X-ray flares, plateaus, and chromatic breaks of GRB afterglows from up-scattered forward-shock emission - AstrophysicsReport as inadecuate

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Abstract: Scattering of the forward-shock synchrotron emission by a relativisticoutflow located behind the leading blast-wave may produce an X-ray emissionbrighter than that coming directly from the forward-shock and may explain fourfeatures displayed by Swift X-ray afterglows: flares, plateaus slow decays,chromatic light-curve breaks, and fast post-plateau decays. For a coldscattering outflow, the reflected flux overshines the primary one if thescattering outflow is nearly baryon-free and highly relativistic. These tworequirements can be relaxed if the scattering outflow is energized by weakinternal shocks, so that the incident forward-shock photons are alsoinverse-Compton scattered, in addition to bulk-scattering. Sweeping-up of thephotons left behind by the forward shock naturally yields short X-ray flares.Owing to the boost in photon energy produced by bulk-scattering scattering, thereflected emission is more likely to overshine that coming directly from theforward shock at higher photon energies, yielding light-curve plateaus andbreaks that appear only in the X-ray. The brightness, shape, and decay of theX-ray light-curve plateau depend on the radial distribution of the scatterer-sLorentz factor and mass-flux. Chromatic X-ray light-curve breaks and sharppost-plateau decays cannot be accommodated by the direct forward-shock emissionand argue in favour of the scattering-outflow model proposed here. On the otherhand, the X-ray afterglows without plateaus, those with achromatic breaks, andthose with very long-lived power-law decays are more naturally accommodated bythe standard forward-shock model. Thus the diversity of X-ray light-curvesarises from the interplay of the scattered and direct forward-shock emissions.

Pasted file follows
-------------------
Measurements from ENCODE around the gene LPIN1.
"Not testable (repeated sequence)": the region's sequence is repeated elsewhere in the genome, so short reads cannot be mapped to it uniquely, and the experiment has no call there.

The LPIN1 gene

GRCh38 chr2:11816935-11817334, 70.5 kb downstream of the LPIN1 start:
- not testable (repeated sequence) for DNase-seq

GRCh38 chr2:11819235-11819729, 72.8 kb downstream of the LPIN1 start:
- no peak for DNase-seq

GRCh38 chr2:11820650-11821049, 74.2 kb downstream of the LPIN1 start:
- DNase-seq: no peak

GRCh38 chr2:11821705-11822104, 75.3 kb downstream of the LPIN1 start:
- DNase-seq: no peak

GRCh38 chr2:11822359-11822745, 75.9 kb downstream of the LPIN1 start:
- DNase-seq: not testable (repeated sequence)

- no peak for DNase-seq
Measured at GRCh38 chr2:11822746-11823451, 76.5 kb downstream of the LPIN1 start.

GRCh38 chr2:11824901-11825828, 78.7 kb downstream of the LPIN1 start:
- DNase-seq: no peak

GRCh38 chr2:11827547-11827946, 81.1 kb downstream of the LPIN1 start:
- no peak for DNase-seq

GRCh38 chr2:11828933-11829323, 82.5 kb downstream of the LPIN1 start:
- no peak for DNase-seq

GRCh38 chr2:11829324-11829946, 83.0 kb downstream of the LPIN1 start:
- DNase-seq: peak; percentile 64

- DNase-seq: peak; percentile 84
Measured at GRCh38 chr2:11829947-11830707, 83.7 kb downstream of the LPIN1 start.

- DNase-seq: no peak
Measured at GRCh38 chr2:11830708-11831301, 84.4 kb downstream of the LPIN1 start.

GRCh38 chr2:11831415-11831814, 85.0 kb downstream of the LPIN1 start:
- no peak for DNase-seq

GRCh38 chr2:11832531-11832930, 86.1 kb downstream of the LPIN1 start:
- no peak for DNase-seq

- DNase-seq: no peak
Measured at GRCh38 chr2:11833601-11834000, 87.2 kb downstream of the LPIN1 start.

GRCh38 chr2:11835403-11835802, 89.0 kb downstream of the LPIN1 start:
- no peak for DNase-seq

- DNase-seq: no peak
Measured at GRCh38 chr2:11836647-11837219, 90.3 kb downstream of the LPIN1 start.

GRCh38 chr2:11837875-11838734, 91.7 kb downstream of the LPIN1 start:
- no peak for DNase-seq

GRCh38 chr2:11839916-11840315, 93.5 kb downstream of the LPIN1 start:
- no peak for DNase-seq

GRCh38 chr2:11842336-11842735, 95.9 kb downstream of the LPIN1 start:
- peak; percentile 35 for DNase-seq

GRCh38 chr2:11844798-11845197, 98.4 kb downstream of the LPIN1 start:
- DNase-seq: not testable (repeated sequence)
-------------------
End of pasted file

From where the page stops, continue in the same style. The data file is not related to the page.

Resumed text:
Author: A. Panaitescu

Source: https://arxiv.org/

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